IMPLEMENTATION OF THE STCW CONVENTION.  The Sub-Committee on Human Element, Training and Watchkeeping (HTW) held its sixth session from 29 April to 3 May 2019 and in accordance with the Committees’ Method of Work, the report on that session will be considered by MSC 102.  However, the Committee agreed to consider urgent matters emanating from HTW 6 which they did as follows;

 

  • Gave approval to the holding of an intersessional meeting of the Working Group on the review of the STCW-F convention before HTW 7;
  • With regard to the Implementation of the 1978 STCW Convention, as amended, noted the discussions at HTW 6 concerning the implementation of relevant provisions;
  • Following consideration of document MSC 101/15 (Secretariat) containing information provided by STCW Parties regarding experts made available or recommended for inclusion in the List of competent persons, as well as withdrawals, the Committee approved the inclusion of ten competent persons recommended by four STCW Parties and noted the competent persons who had been withdrawn from the List by three parties; and;
  • Noted the information by OCIMF and INTERTANKO describing the best practice guide on “Behavioural competency assessment and verification for vessel operators”  providing new means to assess and verify the behavioural competences of seafarers, focussing on non-technical behavioural soft skills, which are being implemented on board tankers.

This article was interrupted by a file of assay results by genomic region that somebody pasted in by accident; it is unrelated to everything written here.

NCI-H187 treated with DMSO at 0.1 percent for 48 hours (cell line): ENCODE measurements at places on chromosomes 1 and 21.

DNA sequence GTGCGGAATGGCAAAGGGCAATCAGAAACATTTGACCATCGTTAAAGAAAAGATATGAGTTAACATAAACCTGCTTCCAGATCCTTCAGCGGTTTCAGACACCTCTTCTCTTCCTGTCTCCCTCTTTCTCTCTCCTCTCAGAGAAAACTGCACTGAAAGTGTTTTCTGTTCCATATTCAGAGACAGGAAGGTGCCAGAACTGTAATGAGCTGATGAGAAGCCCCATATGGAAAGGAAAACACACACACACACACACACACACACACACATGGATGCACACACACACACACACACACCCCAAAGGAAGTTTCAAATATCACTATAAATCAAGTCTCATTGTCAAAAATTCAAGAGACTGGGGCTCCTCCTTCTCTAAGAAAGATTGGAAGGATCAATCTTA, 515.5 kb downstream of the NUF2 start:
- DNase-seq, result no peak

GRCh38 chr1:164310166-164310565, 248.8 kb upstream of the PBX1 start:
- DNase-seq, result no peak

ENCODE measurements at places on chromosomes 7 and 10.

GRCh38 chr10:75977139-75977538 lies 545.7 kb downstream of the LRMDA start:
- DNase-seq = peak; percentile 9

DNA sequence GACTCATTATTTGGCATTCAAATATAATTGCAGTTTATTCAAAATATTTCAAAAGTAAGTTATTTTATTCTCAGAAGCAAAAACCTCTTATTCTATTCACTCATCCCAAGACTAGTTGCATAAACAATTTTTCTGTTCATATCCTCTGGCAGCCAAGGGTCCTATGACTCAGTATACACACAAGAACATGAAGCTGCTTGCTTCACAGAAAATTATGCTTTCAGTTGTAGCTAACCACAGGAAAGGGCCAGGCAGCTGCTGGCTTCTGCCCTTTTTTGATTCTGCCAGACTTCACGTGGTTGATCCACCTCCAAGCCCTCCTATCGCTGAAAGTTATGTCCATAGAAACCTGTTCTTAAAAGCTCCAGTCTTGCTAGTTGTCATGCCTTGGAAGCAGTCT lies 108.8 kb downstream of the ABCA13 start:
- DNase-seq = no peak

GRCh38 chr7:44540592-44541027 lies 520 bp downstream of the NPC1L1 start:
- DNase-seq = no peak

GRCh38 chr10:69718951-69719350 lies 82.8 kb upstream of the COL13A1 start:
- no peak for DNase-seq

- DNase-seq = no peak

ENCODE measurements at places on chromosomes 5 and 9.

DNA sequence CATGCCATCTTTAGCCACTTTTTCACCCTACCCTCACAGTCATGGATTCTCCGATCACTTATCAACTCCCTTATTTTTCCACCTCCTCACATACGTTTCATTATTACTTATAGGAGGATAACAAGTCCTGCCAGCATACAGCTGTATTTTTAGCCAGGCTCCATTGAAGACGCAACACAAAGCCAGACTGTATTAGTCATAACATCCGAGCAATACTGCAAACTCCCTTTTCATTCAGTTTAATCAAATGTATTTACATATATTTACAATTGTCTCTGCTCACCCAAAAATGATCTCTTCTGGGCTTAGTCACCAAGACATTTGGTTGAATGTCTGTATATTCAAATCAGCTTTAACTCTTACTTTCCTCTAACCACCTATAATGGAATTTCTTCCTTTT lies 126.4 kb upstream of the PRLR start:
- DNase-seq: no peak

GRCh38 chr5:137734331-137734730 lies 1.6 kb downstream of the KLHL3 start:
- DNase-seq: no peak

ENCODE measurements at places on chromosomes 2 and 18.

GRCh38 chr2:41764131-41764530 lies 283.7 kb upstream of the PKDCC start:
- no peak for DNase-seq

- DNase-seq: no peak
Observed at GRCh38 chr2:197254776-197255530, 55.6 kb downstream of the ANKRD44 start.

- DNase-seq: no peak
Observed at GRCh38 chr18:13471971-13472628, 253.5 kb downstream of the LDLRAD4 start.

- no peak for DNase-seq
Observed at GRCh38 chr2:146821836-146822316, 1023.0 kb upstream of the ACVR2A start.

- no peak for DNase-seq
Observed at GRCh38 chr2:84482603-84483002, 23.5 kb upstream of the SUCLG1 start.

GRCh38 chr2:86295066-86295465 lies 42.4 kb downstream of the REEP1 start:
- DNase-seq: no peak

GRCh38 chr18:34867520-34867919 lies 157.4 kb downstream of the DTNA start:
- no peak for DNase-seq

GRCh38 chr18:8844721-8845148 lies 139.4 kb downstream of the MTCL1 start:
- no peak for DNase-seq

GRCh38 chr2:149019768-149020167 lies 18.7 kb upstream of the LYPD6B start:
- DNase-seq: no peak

FORMAL SAFETY ASSESSMENT.  The Committee had for its consideration document MSC 101/17 (Austria et al) providing a summary of the FIRESAFE I and II studies proposing that an FSA Experts Group be established to review the studies.  Recognising the merits of conducting an FSA study in order to benefit from its outcome when drafting fire safety related instruments in the future, the Committee agreed to establish the FSA Experts Group to review the FIRESAFE I and II studies, reporting its findings direct to SSE 7.  A meeting will take place from 18 to 20 November 2019, chaired by Mr Koichi Yoshida of Japan, for which Draft terms of reference were drawn up and agreed, instructing the Group to review FIRESAFE I and II studies regarding fire safety of ro-ro decks on passenger ships and the risk assessment criteria in the ‘Procedure for identifying safety issues’.